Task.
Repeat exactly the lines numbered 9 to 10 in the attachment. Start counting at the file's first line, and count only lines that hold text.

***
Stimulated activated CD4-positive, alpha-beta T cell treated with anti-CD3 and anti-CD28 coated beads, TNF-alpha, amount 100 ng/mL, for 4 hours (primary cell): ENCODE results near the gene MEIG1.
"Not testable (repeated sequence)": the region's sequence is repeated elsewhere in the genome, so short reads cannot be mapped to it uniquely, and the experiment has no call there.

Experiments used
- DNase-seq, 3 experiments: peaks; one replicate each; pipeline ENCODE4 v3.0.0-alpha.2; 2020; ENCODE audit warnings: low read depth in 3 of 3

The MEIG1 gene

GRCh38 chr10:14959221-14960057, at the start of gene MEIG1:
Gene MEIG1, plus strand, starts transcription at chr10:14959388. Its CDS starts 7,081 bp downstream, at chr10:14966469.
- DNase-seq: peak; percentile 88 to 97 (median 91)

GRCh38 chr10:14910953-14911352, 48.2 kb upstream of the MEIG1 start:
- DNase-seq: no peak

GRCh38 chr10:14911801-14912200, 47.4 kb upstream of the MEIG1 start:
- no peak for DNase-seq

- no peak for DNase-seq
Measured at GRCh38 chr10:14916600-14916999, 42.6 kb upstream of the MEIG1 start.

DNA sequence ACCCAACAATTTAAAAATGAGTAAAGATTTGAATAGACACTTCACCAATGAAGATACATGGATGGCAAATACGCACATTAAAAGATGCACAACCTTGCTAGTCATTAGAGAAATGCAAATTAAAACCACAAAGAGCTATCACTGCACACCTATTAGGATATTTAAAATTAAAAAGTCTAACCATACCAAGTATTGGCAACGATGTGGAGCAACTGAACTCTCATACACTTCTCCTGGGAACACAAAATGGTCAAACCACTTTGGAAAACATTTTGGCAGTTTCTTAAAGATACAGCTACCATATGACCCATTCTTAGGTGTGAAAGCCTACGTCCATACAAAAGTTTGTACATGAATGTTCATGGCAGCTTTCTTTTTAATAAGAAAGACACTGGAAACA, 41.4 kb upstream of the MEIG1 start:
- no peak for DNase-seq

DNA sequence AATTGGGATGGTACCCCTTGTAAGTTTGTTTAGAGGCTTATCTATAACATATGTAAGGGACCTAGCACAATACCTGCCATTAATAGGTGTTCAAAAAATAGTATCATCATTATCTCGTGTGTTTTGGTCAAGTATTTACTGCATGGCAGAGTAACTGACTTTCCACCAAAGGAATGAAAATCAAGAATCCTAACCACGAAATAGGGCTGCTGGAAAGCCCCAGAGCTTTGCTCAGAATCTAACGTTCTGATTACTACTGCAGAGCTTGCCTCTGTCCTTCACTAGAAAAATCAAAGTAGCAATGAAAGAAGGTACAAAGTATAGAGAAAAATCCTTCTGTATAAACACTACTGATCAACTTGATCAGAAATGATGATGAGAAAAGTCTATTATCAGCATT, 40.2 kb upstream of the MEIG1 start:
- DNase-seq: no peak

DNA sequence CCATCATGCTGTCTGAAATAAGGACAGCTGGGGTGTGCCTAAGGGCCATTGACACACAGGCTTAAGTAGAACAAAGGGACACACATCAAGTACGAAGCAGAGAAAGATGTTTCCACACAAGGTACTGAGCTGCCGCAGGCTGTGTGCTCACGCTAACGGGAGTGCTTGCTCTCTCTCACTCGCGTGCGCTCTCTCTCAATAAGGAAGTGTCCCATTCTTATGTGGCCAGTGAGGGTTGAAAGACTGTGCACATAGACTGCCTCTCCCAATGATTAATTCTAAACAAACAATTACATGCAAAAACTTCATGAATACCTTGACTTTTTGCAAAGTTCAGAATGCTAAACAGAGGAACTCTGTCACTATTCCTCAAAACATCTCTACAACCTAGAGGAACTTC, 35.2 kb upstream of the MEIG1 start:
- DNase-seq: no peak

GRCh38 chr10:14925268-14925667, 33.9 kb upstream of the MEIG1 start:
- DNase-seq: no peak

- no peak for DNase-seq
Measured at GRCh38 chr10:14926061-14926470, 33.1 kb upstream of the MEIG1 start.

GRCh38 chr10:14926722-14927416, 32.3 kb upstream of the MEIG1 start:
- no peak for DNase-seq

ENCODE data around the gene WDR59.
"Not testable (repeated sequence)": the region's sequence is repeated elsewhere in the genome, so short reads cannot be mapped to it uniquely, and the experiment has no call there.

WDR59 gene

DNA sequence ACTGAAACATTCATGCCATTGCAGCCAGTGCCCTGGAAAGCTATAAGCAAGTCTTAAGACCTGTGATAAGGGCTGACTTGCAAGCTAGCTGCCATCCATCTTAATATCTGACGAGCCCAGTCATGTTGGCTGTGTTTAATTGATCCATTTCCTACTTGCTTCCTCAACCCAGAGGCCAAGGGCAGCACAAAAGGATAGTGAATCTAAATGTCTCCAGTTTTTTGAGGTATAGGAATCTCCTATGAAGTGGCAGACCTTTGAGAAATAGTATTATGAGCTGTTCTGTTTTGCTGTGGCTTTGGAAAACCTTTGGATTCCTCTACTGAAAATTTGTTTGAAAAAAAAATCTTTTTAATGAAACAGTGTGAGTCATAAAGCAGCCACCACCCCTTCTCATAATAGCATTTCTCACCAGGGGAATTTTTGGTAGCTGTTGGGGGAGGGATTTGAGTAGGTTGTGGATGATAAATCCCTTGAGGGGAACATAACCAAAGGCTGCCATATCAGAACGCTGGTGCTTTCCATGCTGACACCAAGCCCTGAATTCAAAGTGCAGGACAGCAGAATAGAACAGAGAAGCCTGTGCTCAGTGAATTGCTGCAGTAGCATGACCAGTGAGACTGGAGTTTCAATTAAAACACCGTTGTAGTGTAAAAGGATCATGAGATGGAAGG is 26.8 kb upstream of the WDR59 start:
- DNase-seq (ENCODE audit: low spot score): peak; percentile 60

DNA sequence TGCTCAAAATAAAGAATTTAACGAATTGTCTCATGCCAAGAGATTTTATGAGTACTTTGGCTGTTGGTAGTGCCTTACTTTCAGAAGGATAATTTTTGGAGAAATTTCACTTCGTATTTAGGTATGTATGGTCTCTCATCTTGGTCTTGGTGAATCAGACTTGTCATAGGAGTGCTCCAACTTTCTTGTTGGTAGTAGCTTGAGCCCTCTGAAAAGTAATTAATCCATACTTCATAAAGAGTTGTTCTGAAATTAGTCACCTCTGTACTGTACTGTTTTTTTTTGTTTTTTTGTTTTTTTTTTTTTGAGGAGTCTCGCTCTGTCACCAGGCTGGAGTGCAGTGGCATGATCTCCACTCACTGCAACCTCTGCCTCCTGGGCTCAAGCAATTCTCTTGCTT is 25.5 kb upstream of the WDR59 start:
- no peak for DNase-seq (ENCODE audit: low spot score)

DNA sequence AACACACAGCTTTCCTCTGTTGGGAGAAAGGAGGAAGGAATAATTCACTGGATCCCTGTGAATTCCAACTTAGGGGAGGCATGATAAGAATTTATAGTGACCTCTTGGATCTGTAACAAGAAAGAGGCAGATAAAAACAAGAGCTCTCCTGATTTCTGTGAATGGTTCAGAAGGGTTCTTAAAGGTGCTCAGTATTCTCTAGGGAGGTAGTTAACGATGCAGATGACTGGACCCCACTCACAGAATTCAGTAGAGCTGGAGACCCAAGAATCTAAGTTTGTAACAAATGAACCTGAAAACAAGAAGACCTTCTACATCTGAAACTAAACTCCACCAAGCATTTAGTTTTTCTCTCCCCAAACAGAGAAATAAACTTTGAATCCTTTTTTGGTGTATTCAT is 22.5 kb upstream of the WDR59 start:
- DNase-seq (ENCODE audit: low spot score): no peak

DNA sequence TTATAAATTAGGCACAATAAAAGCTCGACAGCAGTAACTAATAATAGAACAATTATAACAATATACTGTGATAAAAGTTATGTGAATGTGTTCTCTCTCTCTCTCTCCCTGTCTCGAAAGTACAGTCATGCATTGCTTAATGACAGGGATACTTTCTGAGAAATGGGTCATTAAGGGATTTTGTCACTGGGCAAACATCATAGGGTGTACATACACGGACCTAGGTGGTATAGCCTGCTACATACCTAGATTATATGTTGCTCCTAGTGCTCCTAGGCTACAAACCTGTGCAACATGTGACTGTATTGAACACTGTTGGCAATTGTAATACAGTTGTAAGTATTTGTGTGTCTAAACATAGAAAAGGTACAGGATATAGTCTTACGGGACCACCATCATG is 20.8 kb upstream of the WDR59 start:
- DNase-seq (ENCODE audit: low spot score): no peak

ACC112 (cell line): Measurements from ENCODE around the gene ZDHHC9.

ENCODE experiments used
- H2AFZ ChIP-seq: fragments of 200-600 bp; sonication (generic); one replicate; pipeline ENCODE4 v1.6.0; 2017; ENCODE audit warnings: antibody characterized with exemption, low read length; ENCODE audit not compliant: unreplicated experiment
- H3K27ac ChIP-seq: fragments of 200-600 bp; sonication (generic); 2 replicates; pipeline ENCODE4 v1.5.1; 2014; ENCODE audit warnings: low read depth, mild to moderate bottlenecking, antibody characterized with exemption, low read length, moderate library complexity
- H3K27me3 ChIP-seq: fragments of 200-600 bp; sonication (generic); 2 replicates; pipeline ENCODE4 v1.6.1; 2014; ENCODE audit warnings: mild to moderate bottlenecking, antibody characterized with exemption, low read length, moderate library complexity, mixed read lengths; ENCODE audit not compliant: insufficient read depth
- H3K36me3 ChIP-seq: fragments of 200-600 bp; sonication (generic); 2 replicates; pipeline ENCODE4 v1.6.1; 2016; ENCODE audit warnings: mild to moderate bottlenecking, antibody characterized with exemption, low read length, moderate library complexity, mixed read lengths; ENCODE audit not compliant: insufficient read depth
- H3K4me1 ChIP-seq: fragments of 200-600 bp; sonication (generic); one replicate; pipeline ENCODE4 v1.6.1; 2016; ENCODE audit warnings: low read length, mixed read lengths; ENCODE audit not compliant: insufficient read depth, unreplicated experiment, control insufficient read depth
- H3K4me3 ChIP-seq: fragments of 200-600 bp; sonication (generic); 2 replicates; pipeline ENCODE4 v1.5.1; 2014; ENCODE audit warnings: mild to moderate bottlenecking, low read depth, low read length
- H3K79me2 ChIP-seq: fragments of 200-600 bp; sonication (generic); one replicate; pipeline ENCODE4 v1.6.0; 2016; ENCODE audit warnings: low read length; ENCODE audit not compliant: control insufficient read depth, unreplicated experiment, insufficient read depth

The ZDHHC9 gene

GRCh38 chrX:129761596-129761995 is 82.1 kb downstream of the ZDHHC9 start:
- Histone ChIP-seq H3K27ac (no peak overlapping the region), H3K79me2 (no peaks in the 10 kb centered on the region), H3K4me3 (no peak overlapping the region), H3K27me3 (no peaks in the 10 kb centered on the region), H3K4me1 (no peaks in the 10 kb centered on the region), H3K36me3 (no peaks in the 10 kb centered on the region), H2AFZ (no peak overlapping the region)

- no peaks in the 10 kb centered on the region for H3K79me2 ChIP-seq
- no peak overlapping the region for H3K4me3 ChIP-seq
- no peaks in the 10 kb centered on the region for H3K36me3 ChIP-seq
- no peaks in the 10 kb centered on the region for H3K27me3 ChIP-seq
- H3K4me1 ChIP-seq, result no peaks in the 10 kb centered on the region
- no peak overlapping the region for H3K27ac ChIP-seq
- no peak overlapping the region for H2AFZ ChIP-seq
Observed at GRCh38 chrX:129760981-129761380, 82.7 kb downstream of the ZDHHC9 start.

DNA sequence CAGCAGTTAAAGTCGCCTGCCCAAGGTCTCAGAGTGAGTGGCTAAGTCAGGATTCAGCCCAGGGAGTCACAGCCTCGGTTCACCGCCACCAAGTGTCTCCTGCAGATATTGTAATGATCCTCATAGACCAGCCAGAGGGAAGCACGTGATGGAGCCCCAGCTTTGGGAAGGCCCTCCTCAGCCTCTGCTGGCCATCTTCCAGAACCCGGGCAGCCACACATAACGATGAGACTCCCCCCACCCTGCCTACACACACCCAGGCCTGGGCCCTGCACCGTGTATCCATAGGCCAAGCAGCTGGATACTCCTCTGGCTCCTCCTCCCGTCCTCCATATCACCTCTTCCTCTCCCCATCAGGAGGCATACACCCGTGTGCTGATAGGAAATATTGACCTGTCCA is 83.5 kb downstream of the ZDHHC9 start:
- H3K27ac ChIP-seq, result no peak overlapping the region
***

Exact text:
GRCh38 chr10:14910953-14911352, 48.2 kb upstream of the MEIG1 start:
- DNase-seq: no peak